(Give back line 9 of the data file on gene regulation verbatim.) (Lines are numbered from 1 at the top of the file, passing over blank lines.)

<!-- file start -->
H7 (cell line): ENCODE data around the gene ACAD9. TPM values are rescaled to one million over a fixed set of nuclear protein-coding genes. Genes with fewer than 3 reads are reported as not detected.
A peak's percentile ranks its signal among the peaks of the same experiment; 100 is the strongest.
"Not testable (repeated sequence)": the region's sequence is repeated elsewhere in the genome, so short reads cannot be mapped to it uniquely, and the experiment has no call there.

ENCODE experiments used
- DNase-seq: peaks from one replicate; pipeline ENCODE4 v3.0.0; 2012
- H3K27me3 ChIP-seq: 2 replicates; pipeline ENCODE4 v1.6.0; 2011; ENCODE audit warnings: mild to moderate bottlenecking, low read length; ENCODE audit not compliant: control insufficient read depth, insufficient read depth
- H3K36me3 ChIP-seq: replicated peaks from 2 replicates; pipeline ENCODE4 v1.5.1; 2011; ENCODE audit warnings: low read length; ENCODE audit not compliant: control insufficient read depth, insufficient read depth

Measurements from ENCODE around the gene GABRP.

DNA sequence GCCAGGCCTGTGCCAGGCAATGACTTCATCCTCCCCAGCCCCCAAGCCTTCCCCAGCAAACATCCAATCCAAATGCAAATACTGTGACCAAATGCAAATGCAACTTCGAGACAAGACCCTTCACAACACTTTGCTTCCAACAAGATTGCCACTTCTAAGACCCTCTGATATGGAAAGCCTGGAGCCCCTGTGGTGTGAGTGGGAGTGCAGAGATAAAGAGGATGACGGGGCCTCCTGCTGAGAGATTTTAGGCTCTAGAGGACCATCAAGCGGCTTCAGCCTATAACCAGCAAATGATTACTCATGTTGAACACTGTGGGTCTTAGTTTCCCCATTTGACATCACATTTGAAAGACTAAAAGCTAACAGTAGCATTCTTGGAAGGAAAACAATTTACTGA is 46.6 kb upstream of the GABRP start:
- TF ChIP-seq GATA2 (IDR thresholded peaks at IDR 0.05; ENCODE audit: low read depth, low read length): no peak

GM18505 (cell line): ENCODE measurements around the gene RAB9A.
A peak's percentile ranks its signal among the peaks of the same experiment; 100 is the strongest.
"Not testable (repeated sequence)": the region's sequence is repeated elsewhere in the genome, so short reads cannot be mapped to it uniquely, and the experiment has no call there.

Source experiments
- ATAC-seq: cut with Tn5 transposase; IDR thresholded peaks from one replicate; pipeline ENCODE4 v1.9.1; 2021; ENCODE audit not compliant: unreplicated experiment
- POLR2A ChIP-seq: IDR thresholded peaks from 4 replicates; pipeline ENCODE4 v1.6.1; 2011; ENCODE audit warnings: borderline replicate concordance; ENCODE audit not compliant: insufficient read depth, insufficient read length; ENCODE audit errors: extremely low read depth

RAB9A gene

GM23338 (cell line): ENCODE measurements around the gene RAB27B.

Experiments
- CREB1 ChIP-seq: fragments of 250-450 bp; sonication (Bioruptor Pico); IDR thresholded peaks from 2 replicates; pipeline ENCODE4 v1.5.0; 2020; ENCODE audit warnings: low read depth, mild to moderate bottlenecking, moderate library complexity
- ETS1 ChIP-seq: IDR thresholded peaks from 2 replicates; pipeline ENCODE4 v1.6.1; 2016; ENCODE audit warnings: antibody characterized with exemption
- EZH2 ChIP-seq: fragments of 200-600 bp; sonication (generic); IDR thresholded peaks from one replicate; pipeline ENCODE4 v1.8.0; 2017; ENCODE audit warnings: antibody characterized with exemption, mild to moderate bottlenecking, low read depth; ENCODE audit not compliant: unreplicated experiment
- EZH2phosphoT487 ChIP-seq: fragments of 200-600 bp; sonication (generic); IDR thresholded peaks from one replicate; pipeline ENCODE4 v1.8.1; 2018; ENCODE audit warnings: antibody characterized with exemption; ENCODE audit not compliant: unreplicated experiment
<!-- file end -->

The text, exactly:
DNA sequence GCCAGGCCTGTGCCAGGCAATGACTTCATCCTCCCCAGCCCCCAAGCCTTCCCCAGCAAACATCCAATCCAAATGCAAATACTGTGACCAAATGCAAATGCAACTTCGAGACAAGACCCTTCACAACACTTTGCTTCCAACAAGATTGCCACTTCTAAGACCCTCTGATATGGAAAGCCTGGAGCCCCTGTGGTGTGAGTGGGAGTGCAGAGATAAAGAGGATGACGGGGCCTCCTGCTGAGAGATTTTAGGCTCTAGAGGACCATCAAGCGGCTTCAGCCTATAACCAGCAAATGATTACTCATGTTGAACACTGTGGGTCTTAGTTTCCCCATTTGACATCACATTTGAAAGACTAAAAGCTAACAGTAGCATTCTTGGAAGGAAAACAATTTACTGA is 46.6 kb upstream of the GABRP start: